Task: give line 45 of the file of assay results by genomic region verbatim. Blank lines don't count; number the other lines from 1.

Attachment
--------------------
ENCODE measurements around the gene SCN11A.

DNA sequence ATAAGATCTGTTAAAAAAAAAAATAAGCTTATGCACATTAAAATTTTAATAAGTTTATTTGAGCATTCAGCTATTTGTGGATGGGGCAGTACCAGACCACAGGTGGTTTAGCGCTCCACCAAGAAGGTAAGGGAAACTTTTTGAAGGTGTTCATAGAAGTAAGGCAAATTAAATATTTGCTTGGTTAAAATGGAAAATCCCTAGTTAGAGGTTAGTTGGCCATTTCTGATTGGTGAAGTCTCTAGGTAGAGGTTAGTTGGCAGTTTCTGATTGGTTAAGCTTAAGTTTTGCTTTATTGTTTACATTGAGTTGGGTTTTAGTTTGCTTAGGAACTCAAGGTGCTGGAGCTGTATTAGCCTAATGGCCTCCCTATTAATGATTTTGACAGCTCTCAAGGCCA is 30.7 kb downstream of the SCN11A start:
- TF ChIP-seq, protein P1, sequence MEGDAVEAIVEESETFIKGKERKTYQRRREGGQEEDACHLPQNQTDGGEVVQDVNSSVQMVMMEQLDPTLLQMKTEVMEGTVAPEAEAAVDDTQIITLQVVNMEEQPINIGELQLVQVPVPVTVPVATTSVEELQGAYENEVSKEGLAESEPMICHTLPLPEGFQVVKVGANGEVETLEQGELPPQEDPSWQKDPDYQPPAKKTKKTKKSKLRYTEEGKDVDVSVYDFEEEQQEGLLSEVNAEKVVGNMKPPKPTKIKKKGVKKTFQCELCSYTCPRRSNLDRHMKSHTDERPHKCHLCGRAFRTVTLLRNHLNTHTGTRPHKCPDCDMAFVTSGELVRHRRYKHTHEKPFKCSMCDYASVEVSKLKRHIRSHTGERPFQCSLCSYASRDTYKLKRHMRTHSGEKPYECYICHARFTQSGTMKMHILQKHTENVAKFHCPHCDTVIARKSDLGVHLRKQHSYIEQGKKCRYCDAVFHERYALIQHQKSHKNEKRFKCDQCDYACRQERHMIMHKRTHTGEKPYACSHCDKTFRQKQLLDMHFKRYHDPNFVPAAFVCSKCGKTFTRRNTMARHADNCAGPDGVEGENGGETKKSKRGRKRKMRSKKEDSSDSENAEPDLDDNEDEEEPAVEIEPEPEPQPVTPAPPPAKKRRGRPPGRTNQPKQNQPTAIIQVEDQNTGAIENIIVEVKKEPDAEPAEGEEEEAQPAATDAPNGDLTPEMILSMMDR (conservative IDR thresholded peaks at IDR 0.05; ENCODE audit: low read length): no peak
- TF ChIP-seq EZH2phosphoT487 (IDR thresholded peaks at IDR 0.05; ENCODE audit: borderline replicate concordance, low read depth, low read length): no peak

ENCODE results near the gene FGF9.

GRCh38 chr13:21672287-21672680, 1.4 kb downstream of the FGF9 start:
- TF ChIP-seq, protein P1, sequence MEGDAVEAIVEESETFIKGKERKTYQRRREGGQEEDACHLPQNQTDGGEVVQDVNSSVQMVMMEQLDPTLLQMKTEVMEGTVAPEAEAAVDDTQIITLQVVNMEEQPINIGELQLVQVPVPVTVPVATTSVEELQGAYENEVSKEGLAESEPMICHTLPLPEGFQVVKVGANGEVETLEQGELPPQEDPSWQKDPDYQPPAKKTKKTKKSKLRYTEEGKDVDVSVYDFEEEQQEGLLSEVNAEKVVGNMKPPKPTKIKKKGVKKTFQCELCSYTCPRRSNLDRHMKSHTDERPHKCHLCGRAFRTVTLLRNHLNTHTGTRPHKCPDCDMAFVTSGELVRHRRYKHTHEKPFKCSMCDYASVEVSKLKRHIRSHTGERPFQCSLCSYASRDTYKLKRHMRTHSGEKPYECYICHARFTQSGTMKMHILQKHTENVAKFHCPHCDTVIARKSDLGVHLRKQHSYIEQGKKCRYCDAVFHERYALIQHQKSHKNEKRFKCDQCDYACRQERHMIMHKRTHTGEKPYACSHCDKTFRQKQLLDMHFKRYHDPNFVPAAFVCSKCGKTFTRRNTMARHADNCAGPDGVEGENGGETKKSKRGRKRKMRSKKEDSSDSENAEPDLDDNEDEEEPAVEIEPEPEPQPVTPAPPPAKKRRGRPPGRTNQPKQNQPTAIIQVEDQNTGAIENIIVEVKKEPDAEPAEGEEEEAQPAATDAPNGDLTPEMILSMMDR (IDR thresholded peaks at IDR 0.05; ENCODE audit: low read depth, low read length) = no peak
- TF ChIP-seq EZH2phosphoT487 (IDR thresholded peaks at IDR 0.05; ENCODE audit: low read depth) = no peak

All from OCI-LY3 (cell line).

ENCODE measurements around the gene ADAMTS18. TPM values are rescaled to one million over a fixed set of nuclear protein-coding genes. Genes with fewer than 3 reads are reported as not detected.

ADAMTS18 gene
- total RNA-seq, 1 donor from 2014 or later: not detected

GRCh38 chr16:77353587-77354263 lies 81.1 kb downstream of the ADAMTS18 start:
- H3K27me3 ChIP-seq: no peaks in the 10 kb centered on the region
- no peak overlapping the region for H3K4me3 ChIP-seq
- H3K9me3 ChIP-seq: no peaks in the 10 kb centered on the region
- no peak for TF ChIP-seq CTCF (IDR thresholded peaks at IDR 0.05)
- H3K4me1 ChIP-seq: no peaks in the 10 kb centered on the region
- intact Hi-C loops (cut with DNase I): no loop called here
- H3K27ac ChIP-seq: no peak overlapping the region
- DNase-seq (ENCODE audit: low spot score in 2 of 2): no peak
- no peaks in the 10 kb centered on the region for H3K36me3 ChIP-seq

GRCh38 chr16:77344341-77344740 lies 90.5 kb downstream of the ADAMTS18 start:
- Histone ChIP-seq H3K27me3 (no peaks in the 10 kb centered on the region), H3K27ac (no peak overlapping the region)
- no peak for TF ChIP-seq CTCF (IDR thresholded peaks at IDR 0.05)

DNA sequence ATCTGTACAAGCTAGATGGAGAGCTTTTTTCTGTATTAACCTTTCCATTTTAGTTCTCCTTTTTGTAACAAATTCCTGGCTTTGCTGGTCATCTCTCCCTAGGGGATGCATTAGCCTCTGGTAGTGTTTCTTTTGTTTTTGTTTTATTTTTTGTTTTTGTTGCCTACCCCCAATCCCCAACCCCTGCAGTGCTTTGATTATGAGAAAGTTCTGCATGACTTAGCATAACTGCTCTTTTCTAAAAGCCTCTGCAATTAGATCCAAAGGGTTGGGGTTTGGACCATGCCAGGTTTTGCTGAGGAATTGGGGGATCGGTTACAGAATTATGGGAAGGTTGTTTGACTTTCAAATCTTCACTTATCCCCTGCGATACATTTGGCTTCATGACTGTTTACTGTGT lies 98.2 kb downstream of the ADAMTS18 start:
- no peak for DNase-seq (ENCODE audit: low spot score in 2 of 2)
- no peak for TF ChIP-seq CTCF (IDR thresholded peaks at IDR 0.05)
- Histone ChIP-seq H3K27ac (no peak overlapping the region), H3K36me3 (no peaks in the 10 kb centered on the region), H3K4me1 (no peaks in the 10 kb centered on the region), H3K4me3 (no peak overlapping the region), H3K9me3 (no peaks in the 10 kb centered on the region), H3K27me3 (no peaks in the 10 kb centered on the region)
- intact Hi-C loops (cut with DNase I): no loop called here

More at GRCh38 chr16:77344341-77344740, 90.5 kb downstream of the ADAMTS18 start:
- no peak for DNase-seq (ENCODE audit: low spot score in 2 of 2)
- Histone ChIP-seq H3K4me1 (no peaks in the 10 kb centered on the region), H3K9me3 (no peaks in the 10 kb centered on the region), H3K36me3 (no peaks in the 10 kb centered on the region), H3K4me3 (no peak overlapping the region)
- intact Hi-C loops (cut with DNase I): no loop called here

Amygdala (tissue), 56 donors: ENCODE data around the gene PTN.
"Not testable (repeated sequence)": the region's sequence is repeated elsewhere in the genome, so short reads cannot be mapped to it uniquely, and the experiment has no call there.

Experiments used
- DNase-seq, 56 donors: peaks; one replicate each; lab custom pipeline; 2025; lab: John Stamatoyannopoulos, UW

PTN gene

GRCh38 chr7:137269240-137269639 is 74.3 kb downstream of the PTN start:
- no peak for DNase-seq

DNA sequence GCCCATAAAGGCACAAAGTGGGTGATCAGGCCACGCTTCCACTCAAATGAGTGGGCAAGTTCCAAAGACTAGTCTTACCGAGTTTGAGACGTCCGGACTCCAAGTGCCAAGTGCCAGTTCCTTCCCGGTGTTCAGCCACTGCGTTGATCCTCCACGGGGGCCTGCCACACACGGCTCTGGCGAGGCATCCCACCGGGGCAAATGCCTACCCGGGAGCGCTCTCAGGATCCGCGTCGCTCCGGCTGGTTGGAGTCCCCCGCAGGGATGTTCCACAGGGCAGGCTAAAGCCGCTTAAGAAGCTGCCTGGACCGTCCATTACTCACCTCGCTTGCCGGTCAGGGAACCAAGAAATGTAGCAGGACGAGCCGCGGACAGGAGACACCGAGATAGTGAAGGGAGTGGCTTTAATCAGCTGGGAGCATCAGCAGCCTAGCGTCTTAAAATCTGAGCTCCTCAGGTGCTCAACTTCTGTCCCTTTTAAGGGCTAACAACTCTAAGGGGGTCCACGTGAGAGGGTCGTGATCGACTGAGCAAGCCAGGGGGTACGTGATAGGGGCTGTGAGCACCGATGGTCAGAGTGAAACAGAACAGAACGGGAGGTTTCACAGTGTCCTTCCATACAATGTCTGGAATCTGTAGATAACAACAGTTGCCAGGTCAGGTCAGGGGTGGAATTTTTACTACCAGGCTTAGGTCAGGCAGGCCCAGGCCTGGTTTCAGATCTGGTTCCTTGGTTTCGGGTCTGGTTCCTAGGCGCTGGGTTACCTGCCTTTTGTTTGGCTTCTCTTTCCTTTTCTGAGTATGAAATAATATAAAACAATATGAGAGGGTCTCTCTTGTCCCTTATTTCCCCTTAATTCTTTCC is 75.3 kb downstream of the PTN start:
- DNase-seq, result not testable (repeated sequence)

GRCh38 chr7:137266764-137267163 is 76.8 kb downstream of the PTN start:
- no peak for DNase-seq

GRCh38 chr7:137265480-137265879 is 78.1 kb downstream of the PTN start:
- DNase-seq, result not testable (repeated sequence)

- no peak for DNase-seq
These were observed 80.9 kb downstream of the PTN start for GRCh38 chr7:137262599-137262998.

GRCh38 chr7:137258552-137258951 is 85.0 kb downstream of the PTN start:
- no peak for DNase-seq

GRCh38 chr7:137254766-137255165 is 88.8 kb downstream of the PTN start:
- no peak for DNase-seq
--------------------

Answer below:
- no peak for DNase-seq